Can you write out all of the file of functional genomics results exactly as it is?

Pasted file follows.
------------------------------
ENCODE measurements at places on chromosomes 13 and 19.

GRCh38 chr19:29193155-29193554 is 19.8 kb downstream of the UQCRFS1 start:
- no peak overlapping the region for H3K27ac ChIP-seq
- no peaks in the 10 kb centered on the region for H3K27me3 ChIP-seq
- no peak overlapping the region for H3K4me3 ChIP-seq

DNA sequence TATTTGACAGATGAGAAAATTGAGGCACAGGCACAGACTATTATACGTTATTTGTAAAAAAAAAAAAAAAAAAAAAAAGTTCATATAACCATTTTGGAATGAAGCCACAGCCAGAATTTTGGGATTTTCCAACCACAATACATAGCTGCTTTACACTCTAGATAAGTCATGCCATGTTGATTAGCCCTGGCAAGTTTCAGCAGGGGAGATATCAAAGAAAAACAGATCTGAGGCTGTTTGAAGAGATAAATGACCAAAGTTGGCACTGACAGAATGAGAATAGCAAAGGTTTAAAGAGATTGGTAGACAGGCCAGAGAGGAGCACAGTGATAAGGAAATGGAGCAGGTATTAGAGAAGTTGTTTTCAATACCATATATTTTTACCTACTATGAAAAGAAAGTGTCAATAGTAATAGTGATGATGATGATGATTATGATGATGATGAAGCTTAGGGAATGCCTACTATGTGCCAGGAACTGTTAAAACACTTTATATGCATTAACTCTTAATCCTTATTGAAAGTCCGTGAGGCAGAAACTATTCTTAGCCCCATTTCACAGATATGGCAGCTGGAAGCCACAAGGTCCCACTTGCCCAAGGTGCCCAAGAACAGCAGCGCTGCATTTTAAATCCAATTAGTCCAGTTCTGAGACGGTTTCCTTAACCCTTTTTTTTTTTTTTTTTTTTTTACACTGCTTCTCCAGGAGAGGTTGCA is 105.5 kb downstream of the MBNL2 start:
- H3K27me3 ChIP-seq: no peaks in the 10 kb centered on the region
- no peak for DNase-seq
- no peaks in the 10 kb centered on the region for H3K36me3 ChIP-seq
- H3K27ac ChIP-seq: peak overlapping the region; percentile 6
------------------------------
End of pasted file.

ENCODE measurements at places on chromosomes 13 and 19.

GRCh38 chr19:29193155-29193554 is 19.8 kb downstream of the UQCRFS1 start:
- no peak overlapping the region for H3K27ac ChIP-seq
- no peaks in the 10 kb centered on the region for H3K27me3 ChIP-seq
- no peak overlapping the region for H3K4me3 ChIP-seq

DNA sequence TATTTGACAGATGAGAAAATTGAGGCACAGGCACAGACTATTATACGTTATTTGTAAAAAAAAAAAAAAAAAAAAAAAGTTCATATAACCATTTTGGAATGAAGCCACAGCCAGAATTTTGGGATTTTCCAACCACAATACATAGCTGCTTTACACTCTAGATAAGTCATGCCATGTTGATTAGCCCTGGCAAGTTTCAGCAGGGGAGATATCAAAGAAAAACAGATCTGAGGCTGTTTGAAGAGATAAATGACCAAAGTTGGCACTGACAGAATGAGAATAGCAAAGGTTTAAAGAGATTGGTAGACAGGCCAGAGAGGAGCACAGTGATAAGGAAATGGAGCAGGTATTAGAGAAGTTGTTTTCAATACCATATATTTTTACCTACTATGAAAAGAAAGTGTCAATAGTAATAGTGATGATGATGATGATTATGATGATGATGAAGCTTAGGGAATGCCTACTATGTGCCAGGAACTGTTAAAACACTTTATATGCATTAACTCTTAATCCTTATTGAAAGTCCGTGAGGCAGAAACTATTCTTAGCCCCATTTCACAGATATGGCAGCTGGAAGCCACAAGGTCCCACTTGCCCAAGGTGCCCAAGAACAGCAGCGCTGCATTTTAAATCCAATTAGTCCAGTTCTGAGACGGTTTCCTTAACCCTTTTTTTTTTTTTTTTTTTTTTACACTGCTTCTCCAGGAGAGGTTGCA is 105.5 kb downstream of the MBNL2 start:
- H3K27me3 ChIP-seq: no peaks in the 10 kb centered on the region
- no peak for DNase-seq
- no peaks in the 10 kb centered on the region for H3K36me3 ChIP-seq
- H3K27ac ChIP-seq: peak overlapping the region; percentile 6